A few weeks ago I skimmed an article in the Globe and Mail Report on Business that summarized the political situation and state of democracy in the major oil producing countries. Two observations stood out.
A number of the countries in North Africa and the Middle East encountering protests and outright revolt are on the list. The dictators in these countries have been able to prop up their regimes and to enrich themselves and their cronies with oil money. If oil were not an important commodity and/or oil prices were in the $30 a barrel range, many of these dictators might have long ago been overthrown.
Second, there has been no political backbone in the West to stand up to the dictators – protecting oil companies and the steady flow of oil appear to have been much more important than human rights and freedom. Nor is there any political backbone to introduce substantial carbon taxes to destroy our dependence on oil and despots.
Instead, we periodically pay the ransom of sharply higher oil prices, which only reinforce the wealth and power of most of these countries and their leaders, and threaten our economic recovery. Better to pay ourselves through a carbon tax, which would lead to a collapse in oil prices and a permanent erosion in our dependence upon oil, than to pay the likes of Saudi Arabia, Iran, Venezuela, the UAE, Libya and Russia.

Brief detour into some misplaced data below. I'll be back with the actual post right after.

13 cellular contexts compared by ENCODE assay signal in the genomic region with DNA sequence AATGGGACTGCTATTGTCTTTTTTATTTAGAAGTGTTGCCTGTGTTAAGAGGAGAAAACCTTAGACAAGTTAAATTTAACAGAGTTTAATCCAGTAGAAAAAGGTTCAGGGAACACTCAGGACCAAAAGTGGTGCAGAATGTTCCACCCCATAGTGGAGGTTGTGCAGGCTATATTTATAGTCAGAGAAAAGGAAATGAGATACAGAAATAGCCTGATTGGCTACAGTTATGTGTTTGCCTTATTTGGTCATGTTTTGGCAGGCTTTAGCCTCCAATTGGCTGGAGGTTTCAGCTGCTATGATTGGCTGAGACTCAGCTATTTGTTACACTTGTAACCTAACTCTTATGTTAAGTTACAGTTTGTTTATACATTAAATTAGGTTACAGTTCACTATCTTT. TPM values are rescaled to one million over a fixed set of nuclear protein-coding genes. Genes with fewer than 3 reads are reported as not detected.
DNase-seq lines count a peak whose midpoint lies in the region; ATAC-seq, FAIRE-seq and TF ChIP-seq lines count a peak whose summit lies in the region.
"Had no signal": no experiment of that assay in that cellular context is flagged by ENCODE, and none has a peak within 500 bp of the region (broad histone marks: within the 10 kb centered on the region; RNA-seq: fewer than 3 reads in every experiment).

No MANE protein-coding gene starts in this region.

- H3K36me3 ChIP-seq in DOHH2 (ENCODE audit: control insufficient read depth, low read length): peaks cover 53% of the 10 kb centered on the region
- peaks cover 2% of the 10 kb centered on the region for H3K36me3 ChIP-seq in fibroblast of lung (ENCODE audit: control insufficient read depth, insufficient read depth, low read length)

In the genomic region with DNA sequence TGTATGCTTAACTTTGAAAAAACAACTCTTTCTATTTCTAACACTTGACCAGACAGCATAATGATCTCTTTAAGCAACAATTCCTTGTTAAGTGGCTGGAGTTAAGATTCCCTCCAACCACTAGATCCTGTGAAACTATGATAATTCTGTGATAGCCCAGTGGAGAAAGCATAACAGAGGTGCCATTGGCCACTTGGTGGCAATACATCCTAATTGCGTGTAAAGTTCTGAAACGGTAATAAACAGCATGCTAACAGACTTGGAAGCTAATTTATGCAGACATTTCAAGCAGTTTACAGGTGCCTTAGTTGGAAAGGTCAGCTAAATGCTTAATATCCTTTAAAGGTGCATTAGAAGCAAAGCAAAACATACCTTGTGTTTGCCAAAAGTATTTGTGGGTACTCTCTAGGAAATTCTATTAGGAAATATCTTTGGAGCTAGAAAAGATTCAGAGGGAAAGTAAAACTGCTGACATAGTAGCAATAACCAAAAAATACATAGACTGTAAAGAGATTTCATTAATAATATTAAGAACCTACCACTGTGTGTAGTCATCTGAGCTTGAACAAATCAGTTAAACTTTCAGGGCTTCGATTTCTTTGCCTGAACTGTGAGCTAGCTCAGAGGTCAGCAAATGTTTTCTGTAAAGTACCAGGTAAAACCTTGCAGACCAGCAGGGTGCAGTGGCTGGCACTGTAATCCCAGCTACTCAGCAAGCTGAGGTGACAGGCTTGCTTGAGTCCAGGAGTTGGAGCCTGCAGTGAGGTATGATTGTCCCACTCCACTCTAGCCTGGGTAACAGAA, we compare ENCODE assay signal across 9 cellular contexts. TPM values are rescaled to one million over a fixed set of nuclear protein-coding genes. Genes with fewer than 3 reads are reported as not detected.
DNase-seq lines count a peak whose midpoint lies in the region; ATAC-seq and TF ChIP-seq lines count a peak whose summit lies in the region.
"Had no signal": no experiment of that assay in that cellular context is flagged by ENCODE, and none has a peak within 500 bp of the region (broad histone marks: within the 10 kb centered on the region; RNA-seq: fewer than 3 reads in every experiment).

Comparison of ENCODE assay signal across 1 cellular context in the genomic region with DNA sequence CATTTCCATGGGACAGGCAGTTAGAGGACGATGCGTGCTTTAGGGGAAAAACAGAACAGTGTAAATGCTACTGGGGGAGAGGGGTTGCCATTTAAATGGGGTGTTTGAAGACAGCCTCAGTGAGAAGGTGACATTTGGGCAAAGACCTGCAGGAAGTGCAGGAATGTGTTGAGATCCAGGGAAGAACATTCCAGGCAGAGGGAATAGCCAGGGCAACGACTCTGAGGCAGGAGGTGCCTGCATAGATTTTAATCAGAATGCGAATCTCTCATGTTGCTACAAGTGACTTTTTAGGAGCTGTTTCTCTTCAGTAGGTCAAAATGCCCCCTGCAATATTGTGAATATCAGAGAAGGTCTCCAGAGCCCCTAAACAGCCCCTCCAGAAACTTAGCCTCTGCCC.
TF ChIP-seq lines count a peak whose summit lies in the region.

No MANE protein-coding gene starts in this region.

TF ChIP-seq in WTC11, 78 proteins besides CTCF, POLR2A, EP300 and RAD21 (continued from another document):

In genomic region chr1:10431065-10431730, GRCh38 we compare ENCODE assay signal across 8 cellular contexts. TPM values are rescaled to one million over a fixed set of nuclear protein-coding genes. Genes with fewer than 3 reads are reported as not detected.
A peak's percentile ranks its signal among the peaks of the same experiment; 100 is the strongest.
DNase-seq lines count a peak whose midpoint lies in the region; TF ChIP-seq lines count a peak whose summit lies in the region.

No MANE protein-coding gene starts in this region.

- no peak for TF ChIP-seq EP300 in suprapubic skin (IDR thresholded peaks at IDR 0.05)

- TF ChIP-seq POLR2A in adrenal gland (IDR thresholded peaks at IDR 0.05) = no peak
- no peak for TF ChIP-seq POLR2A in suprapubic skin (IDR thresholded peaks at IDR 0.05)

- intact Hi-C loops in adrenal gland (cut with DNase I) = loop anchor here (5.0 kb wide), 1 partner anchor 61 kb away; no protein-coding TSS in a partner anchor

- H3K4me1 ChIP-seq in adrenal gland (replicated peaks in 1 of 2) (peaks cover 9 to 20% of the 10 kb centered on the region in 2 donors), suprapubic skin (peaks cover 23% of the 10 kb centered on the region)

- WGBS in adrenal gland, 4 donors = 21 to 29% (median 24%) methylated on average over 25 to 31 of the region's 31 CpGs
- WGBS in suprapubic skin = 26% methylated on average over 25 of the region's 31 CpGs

Today I read another article in the same newspaper that examined the “ethics of oil”. The gist of the article was that oil from Canadian oil sands are a reliable source, especially for the US, and a source from a country with a long history of support for human rights, freedom and democracy. The Canadian oil sands are ethical by comparison.
Nowhere in the article is there any discussion of the fact that to move the oil from the oil sands, pipelines have to be built, and these pipelines will traverse the lands of First Nations. Thus far, it does not appear as if the oil companies or provincial governments are willing to share the wealth with the First Nations and pay them a significant share of the revenues that will be generated. Ethical indeed!
Moreover, nowhere in this article is there any discussion of the alternative to developing the oil sands ; namely, a substantial carbon tax. Of course, the author, Gwyn Morgan, the retired CEO of EnCana, has no interest in such a tax since this would destroy much of the energy wealth in Canada and the world and the need for the oil sands. Indeed, he has little interest in toppling dictators either.
He refers to a nightmare scenario where the Saudi “royal family” is overthrown and oil production in that country collapses resulting in a dramatic spike in oil prices with an ensuing global recession. Why continue to face such “nightmare scenarios” periodically? And why tolerate dictators and corruption? Have we forgotten the oil for food scandal in Iraq?
Are we not better off just ending our dependence on oil once and for all?
The best way to do so is not through endless subsidies to develop alternative energy sources, but rather through the price mechanism. Unfortunately, politicians in the EU, US and Canada would rather tacitly prop up dictators than risk defeat by subjecting consumers/voters to a carbon tax that while painful initially, would ultimately lead to more economic and political stability worldwide.
The opinions expressed in this blog are personal and do not reflect the views of either Global Brief or the Glendon School of Public and International Affairs.